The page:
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Lawmaker Says Facebook Refuses To Fact Check Ads

Facebook ad
Facebook refused to remove the erroneous ad (left). Republican officials later withdrew it and posted an apology.

An Illinois lawmaker is calling on Facebook to ensure political ads are fundamentally factual, after learning the social media giant has no such guidelines.

You could say State Senator Andy Manar, a Democrat from Bunker Hill, made this discovery the hard way.

"The biggest lesson for me over the past four weeks is that Facebook and digital media play by completely different set of rules than broadcast media, and here's the difference: There are no rules,” Manar says.

It happened when Republicans in Christian County purchased a Facebook ad incorrectly claiming Manar had voted “yes” on a bill bennefiting Exelon's nuclear power plants. Manar's campaign purchased an ad proving that he had voted against the bill, but Facebook removed Manar's ad, because it included a screenshot of the Republican ad.

Seth McMillan, chair of the Christian County Republican Party, eventually withdrew the ad and posted an apology. McMillan has announced he is running for Manar's seat, and he's accusing Manar of using the Facebook flap to divert attention from his voting record.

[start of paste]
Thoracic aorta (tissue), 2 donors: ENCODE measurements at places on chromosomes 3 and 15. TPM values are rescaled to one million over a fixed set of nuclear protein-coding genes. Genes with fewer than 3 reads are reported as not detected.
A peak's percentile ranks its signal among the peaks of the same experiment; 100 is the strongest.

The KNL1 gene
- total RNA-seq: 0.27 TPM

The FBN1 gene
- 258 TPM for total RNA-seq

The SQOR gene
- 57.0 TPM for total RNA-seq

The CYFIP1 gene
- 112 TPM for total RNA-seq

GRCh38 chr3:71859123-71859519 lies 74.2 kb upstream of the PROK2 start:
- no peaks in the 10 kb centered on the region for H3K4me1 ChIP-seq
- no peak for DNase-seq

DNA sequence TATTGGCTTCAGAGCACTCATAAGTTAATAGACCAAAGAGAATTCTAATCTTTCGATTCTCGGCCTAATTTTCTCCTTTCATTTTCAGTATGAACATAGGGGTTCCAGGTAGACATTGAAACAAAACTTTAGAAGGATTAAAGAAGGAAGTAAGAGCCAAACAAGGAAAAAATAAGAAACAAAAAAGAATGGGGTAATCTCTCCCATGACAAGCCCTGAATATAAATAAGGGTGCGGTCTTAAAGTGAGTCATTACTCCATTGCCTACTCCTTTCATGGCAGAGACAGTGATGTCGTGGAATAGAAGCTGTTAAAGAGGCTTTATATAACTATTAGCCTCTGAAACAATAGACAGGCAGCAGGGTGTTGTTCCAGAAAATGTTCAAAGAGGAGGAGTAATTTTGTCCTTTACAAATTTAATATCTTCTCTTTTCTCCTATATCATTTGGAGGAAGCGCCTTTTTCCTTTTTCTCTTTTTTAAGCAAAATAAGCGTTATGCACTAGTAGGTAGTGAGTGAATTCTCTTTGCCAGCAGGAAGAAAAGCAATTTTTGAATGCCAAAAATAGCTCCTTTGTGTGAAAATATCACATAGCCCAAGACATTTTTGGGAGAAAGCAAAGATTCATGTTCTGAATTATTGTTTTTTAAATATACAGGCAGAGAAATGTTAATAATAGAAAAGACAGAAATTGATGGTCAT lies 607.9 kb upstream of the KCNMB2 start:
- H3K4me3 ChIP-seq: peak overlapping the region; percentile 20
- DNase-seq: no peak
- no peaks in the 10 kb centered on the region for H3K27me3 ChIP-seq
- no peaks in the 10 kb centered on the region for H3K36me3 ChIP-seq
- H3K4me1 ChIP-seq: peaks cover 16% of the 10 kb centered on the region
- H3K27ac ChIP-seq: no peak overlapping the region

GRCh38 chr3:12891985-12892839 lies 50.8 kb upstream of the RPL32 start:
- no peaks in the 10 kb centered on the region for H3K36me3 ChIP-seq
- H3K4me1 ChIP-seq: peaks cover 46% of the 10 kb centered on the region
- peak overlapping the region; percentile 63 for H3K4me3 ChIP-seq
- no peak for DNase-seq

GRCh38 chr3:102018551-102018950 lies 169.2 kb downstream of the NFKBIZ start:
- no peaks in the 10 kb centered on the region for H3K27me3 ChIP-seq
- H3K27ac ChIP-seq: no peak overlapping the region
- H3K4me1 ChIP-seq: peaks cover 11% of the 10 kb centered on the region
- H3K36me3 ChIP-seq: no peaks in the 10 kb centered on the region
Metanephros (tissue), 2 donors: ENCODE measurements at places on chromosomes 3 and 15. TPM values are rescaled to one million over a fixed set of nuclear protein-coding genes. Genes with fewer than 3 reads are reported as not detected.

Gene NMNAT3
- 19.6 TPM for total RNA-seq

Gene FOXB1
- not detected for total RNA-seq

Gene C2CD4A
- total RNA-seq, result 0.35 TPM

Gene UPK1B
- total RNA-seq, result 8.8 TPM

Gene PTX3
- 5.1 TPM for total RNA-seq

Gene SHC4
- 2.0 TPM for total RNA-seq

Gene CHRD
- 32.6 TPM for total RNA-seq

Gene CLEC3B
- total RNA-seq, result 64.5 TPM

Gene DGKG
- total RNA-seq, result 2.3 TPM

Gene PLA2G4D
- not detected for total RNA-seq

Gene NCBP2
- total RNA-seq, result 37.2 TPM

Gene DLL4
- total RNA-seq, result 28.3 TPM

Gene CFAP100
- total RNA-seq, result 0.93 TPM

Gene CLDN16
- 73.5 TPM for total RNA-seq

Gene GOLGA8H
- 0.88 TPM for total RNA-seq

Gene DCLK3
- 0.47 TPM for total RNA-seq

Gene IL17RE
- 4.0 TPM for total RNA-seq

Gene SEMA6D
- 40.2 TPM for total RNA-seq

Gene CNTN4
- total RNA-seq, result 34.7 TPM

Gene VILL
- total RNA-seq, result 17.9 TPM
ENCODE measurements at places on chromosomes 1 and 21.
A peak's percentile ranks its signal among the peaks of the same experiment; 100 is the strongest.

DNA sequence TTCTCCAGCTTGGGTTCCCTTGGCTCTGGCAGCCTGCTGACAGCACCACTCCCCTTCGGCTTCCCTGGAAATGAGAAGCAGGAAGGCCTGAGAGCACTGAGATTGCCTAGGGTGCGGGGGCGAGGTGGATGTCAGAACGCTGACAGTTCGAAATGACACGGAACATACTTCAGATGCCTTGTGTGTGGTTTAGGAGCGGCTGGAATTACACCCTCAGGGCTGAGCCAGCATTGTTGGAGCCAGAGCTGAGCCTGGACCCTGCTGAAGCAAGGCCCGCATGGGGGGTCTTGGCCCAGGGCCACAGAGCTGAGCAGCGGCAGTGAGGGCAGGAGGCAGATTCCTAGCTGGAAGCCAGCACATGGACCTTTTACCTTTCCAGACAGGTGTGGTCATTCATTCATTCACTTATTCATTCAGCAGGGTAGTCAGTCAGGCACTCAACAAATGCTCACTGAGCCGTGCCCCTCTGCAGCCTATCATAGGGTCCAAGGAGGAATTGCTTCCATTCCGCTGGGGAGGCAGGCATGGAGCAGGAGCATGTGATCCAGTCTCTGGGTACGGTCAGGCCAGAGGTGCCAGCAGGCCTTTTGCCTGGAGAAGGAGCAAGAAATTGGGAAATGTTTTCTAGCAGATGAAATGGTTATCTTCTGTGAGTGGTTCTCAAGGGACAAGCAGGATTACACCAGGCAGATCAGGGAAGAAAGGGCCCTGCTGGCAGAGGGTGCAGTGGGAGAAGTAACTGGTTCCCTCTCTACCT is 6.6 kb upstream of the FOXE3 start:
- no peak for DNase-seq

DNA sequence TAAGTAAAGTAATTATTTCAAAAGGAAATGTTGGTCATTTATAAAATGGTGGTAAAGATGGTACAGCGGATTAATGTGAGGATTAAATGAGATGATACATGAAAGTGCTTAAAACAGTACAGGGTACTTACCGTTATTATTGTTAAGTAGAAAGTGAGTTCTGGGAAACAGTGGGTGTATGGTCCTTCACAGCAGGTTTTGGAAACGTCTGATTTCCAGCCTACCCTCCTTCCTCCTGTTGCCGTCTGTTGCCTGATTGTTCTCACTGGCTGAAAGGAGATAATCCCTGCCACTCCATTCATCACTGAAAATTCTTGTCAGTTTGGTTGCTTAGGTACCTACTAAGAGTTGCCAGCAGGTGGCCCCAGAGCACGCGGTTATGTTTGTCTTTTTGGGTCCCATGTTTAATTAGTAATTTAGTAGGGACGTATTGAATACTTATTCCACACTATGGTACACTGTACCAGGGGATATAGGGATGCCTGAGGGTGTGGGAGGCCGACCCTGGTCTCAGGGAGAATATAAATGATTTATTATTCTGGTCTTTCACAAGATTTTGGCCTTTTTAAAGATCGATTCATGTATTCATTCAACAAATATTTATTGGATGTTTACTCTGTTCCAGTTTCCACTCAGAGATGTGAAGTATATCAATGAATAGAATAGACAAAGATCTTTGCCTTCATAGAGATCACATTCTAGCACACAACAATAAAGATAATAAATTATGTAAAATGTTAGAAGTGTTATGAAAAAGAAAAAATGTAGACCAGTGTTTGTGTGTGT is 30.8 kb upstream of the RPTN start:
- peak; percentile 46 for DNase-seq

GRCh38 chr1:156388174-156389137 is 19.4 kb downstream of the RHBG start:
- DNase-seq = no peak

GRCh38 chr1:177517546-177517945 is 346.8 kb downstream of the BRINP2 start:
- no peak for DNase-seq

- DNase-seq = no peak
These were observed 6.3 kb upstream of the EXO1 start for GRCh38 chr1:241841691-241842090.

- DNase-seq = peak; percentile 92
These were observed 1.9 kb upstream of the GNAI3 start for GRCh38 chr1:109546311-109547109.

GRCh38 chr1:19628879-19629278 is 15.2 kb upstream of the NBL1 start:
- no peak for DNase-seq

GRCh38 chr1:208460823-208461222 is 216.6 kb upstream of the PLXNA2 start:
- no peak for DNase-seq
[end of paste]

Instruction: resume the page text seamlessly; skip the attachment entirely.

But Manar says his beef is not with McMillan but rather with Facebook. He is exploring whether there’s a way to subject Facebook to the same standards that apply to TV and radio broadcasters.

"There's federal regulations about how things that are blatant lies can and can't be broadcast, and there's a process for public officials to go through. In the case of Facebook, there's no process. Nor do they have any interest in having one,” Manar says.

Instead, Facebook bases its advertising rates on how many clicks an ad gets. Manar says that means the more provocative an ad is, the more money Facebook makes. Accuracy doesn't factor into the equation.

"When a multi-national company that's making billions of dollars tells public officials that it's not their job to make sure that the public has the correct information, that, to me, is about as un-American of an approach as I could imagine," he says. "If they believe in this country that we all live in, and they love it, and they cherish democracy that allows their company to flourish, then they ought to fix this mess."


After a long career in newspapers (Dallas Observer, The Dallas Morning News, Anchorage Daily News, Illinois Times), Dusty returned to school to get a master's degree in multimedia journalism. She began work as Education Desk reporter at NPR Illinois in September 2014.
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